With the rapid adoption of Zoom calls, online meetings, high resolution movie streaming and multiplayer internet games, demand for increased bandwidth shot through the roof over the last 18 months. Fortunately, the internet speeds experienced by the average Floridian met that demand with an increase of 44.1 percent over the past year, according to a survey released this week that compared internet speed test results this year versus the start of the pandemic.
Experts who analyzed the data suggest that the coronavirus pandemic may be partly responsible for the dramatic increase, spurring consumers to upgrade their household internet plans. But a confluence of other factors, including infrastructure investments by internet service providers (ISPs), which made those upgrades possible, also played a role in the speed surge.
While the survey data showed the United States as a whole get a speed boost of 40 percent overall, Florida managed to outpace the national average, and is expected to see even more speed surges in the coming years, with most major internet service providers in the state making significant investments in their data delivery infrastructure.
“Our members were ready for the demands of the pandemic, after investing over $10 billion in the past decade,” said Brad Swanson, President of Florida Internet and Television, an industry group with major telecom providers as members. “Florida’s major internet providers only experienced a 1 percent lag for about the first 30 days of the COVID-19 pandemic.”
After that, Swanson said, most of the bottlenecks were ironed out and ISPs were able to meet increasing demands for bandwidth. And, he says, those speeds are only going to increase in the years ahead.
The survey data, conducted by WhistleOut, a consumer internet comparison tool, showed that prior to the pandemic, internet speeds in the United States averaged 84.5 megabits per second. Since then, the survey found, those speeds rose to an average of 118.4Mbps, enough to handle several simultaneous 4K movie streams on Netflix without a noticeable drop in quality.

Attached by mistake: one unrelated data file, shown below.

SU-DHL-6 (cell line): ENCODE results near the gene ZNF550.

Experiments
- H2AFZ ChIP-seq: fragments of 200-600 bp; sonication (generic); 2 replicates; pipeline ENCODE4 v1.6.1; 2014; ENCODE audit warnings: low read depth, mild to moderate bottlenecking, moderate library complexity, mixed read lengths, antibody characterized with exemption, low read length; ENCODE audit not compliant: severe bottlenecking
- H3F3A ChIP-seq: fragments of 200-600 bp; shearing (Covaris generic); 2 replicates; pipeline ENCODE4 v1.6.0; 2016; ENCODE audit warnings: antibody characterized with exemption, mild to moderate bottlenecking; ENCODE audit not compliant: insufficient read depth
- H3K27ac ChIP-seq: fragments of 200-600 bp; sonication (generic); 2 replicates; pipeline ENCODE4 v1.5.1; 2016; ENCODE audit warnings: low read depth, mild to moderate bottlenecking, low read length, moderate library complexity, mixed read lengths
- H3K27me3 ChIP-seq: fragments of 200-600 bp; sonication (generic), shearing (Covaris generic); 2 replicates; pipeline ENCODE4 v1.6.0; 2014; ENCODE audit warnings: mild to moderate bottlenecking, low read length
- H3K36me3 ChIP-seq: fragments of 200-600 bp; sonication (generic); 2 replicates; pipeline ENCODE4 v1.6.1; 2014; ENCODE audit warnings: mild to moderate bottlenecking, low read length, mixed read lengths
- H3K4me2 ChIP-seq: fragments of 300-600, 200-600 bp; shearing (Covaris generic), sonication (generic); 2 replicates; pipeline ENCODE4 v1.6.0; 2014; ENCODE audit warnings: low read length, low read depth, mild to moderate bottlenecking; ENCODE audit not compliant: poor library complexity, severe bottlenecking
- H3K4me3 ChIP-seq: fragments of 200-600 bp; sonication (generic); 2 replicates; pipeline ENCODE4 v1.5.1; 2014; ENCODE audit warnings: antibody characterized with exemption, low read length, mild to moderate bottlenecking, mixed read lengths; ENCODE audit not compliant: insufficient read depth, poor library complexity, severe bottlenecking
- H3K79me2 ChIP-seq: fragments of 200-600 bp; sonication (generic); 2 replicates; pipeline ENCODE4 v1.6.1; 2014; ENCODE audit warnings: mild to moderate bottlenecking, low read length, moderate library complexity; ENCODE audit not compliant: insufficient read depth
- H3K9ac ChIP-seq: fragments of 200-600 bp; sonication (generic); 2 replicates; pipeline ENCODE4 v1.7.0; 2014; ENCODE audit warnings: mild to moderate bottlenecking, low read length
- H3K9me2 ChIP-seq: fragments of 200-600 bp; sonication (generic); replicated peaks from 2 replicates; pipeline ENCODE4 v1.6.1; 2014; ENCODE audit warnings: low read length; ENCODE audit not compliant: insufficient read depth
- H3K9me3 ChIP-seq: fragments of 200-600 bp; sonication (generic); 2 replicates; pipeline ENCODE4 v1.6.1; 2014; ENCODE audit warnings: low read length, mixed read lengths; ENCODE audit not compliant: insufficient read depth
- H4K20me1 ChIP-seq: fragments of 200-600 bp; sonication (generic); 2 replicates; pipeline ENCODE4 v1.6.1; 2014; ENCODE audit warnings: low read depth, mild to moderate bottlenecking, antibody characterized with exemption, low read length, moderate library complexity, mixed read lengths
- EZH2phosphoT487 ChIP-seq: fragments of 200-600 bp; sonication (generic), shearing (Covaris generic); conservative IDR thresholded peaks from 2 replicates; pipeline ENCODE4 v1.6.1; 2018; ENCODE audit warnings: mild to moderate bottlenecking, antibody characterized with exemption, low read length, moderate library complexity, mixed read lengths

“Our providers were already moving to gigabit available platforms prior to 2020,” Swanson said. “With our expanding technology, we are moving to 10 gigabit available technology in the next few years to ensure that Florida continues to lead as one of the most connected states in the nation well into the future.”
For comparison, internet speeds of one gigabit per second (1 Gbps) is 1,000 times as fast as 1 Mbps, or just under 10 times as fast as the current Florida average, and 10 Gbps internet speed would be about 100 times as fast as the state average. This means that for the average consumer, Florida’s top internet service providers are already capable of delivering more than enough bandwidth to meet demand. The infrastructure is already largely in place, but accessing those speeds is a matter of family budget affordability and need.
Data from the WhistleOut survey suggested that the pandemic made working, studying, streaming television, movies and gaming at home the norm, making a reliable home network a top priority for most families. There has also been increased demand from other devices and home appliances, including home security cameras, smart fridges, wireless printers, speakers and other devices all vying for a portion of the bandwidth.
The WhistleOut survey was conducted using data from 907,233 speed test results. Data analysts compared the average download speed in each U.S. state before the COVID-19 pandemic (December 2019 through March 2020) against more recent data (May 2021 through mid-August 2021) to calculate the speed differences. To ensure accuracy, WhistleOut says they eliminated duplicate IP address and also removed cellular speed tests.